It’s important to know as much about the world that we inhabit. We’ve convinced ourselves through years of being force-fed individualism that we should only care about what happens to us individually. It’s a culture that you find a lot of in the United States and some of the Western World. Why care about what happens in countries that you have nothing to do with? The answer is really simple. We are one collective of human beings and attacks on others should be met with solidarity because when the time comes who will be there to help us? At the moment, Iran is going through a social revolution after the murder of 16-year-old, Masa Amini. Denmark’s official submission for Best International Feature at the 96th Academy Awards, Holy Spider, is not based on these recent events but it offers a different lens at the violence caused by the patriarchy. I was already interested in this film since I make it a mission to watch as many submissions for this category as I can. Well, it’s safe to say that I have watched one of my favorite movies of this year.

Directed by Ali Abbasi (Border, Shelley) and written by Abbasi along with Afshin Kamran Bahrami. The film stars Zar Amir-Ebrahimi (The Survivors, Tehran Taboo), Mehdi Bajestani (These are the Things You Don’t Know), Arash Ashtiani (Only Sound Remains, The Tunnel), Forouzan Jamshidnejad (Miltra), and Sina Parvaneh (The Interpreter, Nocturnes). The film has been picking up a notable amount of steam since its premiere at Cannes where Amir-Ebrahimi took home the Best Actress award. The film received walkouts over the graphic nature of its sexual violence. One would think that this is a Lars Von Trier film after hearing about such acts. Yet the graphic nature is just as important as the tame parts of the film. You must not look away from the reality of the world Holy Spider is in.

The film follows a journalist who is trying to uncover the truth about Saeed Hanaei nicknamed the “Spider Killer” who is responsible for the murders of sex workers during the early 2000s. The acts happen inside Mashhad, the second most populated city in Iran. Throughout the film, we follow both perspectives of Rahimi and Hanaei as the thriller continues to uncover the truth behind the serial killer’s despicable actions. An important commentary on society that makes sure that its audience doesn’t look away.

Ali Abbasi’s film is one of the best I’ve seen this year. It’s woven together by a plot that you can’t look away from. The film’s tight visual language creates a tense atmosphere that the picture follows until the closing credits. It is Zar Amir-Ebrahimi and Mehdi Bajestani’s performances that stand out from the rest, providing some of the best actings this year alone. Hanaei’s motives are laid out and the corruption of the system is on full display. Yet the film reminds us that violent and oppressive governments will always work in their own interests. Holy Spider provides the necessary mirror to its intended audience and points it towards them to dissect how people like Hanaei can be bred in the underbelly of their society.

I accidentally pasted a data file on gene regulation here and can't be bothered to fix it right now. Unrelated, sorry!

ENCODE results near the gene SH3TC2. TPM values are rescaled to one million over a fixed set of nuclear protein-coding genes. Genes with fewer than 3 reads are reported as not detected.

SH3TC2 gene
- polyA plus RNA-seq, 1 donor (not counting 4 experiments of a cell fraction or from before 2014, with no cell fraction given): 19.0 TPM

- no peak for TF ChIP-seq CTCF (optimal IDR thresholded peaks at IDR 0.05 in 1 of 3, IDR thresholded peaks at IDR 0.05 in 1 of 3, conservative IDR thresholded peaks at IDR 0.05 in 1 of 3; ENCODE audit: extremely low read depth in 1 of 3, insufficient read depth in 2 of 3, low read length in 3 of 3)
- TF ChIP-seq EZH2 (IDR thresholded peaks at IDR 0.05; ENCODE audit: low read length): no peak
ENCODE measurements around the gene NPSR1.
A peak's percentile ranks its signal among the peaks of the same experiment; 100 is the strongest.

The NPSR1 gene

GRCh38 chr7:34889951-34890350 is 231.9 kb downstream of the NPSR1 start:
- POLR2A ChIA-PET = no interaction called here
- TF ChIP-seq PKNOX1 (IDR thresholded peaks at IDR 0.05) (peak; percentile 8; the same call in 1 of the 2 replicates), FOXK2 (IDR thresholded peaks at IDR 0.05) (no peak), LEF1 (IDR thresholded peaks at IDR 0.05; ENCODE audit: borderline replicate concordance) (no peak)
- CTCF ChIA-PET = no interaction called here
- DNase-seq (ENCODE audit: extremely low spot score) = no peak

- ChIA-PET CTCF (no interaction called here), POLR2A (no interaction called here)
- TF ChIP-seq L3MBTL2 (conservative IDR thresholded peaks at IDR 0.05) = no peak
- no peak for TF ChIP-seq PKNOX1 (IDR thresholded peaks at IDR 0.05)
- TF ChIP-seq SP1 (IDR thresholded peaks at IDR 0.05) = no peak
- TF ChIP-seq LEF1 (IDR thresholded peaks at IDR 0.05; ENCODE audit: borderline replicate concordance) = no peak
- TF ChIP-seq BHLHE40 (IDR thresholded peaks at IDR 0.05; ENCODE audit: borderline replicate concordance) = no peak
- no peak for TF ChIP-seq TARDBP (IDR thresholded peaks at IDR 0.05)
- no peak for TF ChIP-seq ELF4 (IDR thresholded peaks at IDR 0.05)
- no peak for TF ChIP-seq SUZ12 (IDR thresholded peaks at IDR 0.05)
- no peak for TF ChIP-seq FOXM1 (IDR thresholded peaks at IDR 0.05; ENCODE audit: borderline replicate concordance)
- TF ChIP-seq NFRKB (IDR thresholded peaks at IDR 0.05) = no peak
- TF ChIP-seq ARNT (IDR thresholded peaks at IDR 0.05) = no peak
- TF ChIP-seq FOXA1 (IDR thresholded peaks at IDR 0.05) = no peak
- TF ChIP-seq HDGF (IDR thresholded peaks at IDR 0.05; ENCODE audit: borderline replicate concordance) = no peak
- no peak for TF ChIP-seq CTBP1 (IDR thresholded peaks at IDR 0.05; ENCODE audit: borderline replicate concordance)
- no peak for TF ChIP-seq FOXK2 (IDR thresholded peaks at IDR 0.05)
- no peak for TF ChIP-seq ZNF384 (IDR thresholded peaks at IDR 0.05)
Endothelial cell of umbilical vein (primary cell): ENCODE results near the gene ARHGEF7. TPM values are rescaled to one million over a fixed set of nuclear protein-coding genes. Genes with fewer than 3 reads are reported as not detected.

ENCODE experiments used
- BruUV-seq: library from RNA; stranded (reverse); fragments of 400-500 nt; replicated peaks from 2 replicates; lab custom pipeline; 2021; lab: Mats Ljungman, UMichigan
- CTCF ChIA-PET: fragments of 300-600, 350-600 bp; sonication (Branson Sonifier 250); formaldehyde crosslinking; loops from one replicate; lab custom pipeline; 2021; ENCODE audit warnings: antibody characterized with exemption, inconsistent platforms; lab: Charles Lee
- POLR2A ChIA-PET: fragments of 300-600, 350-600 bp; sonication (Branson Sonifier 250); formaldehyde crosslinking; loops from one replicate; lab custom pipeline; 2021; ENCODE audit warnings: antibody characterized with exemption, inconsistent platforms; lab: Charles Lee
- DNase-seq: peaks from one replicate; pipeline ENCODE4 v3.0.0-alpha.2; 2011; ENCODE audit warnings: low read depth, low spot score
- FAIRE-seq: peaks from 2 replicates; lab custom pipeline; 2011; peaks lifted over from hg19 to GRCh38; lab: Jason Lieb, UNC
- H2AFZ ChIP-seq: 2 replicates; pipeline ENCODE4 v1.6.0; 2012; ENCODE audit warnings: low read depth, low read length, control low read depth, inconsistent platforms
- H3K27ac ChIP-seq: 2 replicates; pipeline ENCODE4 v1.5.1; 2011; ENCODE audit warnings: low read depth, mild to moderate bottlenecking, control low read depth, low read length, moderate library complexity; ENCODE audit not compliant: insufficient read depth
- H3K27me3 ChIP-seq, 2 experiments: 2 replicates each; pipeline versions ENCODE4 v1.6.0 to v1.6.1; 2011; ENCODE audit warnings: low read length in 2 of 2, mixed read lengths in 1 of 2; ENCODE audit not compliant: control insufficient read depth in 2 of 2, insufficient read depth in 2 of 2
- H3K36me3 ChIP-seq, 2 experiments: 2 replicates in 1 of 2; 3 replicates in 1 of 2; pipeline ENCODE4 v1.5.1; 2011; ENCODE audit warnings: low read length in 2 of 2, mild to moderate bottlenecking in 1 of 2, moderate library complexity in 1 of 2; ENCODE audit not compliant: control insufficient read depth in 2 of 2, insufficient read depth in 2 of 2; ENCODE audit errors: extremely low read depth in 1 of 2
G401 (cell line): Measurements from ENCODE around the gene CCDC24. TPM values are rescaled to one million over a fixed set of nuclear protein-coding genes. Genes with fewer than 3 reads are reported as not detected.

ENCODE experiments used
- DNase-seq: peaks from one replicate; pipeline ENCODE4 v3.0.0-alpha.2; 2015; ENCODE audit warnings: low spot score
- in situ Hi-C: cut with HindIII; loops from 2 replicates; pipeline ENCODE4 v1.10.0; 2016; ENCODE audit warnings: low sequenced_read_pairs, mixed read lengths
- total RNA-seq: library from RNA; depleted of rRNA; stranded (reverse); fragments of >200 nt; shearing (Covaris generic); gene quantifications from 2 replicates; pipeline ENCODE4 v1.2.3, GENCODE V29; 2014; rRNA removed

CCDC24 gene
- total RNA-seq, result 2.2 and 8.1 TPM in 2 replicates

Watch Holy Spider during its continued festival run.

‘The Woman King’ Review

Gina Prince-Bythewood’s epic historical drama shines bright with fierce direction and stellar performances.

CREDIT: Sony Pictures


The days of epic historical dramas have truly come and gone. From early Hollywood classics like Ben-Hur to contemporary epics like the Ridley Scott’s Kingdom of Heaven. It’s a genre that used to dominate the cultural zeitgeist and the box office prominently. Consumer patterns started to switch past it when the age of the superhero movie began to take shape, and a once-grand successful genre became rare on the silver screen. Ridley Scott’s The Last Duel even though a masterfully crafted film, bombed at the box office causing us to evaluate whether historical epics will ever be successful in this modern landscape of Hollywood. Maybe it’s the oversaturation of Western and Northern European-focused historical films that have turned off audiences. That’s where Gina Prince-Bythewood’s newest film, The Woman King, comes into play and reinvigorates a once dominating genre.